Very few foodstuffs have good amounts of iron and one of them is potatoes. Uncooked large russet potatoes contain 3.2 mg of iron. Iron in blood does an important job of transporting oxygen to different organs of the body. A diet lacking in iron can cause persistent fatigue, headache and even anemia.
With russet potatoes, you can look forward to increase in your vitamin C intake. Large raw russet potatoes deliver around 21 mg of vitamin C. This is because, the vegetable is high in vitamin C, an antioxidant that counteracts the effects of free radical damage. Free radicals are substances that are known to cause cancers and heart problems. Vitamin C also encourages absorption of calcium, which is necessary to maintain and promote bone growth. Russet potatoes are also good sources of antioxidants like flavonoids and zeaxanthin.
High concentration of vitamin B is another reason why you should consume russet potatoes. One large-sized uncooked or raw russet potato delivers around 1.27 mg of vitamin B6, 3.8 mg of vitamin B3 (niacin) and approximately 51 mcg of vitamin B9 (folic acid). The B complex vitamin group aids in energy production, boosts immune system, regulates blood pressure, lowers cholesterol and even assists in weight loss.
Cooking Russet Potatoes
The way you decide to cook russet potatoes will actually determine whether they are good or bad for you. In case, you are going to use them to make french fries, then certainly that’s not a good choice. This is because, in this case the potatoes are processed, deep-fried and served as chips. This method of cooking robs off its essential nutrients. On the other hand, baked or boiled russet potatoes are healthy because these methods of cooking allow foods to retain their nutritional value.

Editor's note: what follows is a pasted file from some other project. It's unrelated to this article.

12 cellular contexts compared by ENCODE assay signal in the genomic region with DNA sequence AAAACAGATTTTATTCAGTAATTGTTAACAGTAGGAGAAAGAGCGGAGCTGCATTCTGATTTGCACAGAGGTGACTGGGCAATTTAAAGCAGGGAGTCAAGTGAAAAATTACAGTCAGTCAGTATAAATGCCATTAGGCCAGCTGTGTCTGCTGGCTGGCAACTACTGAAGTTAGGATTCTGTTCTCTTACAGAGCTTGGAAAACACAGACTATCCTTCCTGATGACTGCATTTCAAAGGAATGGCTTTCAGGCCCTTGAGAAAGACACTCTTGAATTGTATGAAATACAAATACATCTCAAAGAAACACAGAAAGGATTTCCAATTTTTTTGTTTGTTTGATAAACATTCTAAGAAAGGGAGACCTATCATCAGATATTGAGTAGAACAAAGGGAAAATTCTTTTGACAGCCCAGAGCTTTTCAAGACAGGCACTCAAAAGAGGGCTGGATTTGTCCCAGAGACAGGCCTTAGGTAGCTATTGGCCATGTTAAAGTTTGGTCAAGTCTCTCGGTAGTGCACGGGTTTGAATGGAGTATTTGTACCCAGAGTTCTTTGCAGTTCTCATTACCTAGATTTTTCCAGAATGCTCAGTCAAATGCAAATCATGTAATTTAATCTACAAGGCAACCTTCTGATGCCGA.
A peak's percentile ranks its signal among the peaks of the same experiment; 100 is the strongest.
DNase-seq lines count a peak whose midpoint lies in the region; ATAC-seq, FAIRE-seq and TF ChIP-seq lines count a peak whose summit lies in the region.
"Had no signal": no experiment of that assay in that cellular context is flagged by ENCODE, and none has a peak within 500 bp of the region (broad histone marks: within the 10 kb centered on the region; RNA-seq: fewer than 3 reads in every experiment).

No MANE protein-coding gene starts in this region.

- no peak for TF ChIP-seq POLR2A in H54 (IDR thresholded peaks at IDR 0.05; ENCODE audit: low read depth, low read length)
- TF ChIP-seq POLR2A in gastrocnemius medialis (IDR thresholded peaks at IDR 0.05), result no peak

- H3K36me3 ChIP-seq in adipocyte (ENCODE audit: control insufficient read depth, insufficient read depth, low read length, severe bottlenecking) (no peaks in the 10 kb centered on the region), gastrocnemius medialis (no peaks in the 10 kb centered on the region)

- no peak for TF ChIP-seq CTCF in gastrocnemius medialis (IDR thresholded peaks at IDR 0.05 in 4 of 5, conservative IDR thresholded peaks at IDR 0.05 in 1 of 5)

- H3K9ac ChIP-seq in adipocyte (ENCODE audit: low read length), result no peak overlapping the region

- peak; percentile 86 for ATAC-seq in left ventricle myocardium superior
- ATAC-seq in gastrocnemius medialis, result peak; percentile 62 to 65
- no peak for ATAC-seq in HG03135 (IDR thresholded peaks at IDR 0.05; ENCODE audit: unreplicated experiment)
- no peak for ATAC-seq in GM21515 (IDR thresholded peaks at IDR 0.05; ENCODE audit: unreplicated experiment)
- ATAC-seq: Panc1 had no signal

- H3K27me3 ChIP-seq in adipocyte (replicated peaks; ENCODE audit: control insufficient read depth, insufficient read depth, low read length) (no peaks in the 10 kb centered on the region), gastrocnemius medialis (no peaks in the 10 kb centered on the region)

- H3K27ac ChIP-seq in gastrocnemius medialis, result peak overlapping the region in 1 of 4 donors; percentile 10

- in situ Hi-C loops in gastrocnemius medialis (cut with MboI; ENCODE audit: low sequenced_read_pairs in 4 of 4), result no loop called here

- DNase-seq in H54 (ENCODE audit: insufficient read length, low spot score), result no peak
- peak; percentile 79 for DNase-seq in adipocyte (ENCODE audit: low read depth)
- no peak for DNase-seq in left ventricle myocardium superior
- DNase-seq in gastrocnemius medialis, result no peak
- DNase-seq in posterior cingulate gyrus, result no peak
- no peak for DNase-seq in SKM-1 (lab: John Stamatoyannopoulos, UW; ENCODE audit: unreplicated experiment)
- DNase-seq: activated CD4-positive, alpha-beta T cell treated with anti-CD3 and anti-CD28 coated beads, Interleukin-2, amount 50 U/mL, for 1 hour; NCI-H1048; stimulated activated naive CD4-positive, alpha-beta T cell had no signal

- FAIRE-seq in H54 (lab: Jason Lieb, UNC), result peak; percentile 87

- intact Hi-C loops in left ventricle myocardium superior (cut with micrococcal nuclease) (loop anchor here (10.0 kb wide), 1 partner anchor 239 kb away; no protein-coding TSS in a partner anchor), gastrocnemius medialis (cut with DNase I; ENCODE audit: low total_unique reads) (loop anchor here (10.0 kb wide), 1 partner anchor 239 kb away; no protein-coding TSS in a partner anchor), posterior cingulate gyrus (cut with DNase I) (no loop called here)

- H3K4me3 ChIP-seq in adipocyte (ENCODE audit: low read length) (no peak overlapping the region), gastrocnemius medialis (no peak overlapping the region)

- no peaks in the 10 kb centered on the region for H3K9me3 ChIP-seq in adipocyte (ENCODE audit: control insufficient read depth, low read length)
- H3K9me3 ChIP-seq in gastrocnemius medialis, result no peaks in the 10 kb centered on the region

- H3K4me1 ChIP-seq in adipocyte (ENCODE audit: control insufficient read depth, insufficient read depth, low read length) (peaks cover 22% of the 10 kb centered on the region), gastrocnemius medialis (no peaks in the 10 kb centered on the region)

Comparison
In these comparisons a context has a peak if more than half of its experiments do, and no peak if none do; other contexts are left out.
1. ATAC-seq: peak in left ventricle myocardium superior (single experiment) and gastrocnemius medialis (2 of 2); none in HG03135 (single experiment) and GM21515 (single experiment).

Considering their low protein content, many consider them as bad for health. A large uncooked russet has only about 8 g of proteins, which is very less in comparison to almonds. A handful of almonds deliver around 30 g of proteins. Also, russet potatoes contain generous amounts of starchy carbohydrates that are notorious for increasing blood sugar levels. Those following a low carb diet or suffering from diabetes certainly need to minimize consumption of russet potatoes.
Calories in russet potatoes is another factor that may discourage you from including this vegetable in your diet. Russet potatoes are categorized as calorie dense foods, and hence, their excess consumption can lead to weight gain. Even if a medium to large-sized potato contains a high amount of calories, one cannot forget that they are loaded with nutrition. Also, the body derives energy from starchy carbohydrates, so healthy individuals staying away from russet potatoes or other sources of starchy carbohydrates will surely experience low energy levels and persistent fatigue. All in all, one needs to exercise portion control, when it comes to adding russet potatoes to your diet.
Although a poor source of protein, one cannot ignore the fact that russet potatoes are an excellent provider of vitamins and minerals. They are a storehouse of B vitamins that are not easy to obtain from other natural sources. Trace minerals like zinc, manganese and selenium are also present in raw russet potatoes. For instance, 1.1 mg of zinc and 1.5 mcg of selenium is found in a large russet potato.
On the whole, if you are looking for nutrient dense foods to include in your balanced diet, just don’t stick to green vegetables and fruits. Russet potato is yet another option to add variety and nutrition to your meals.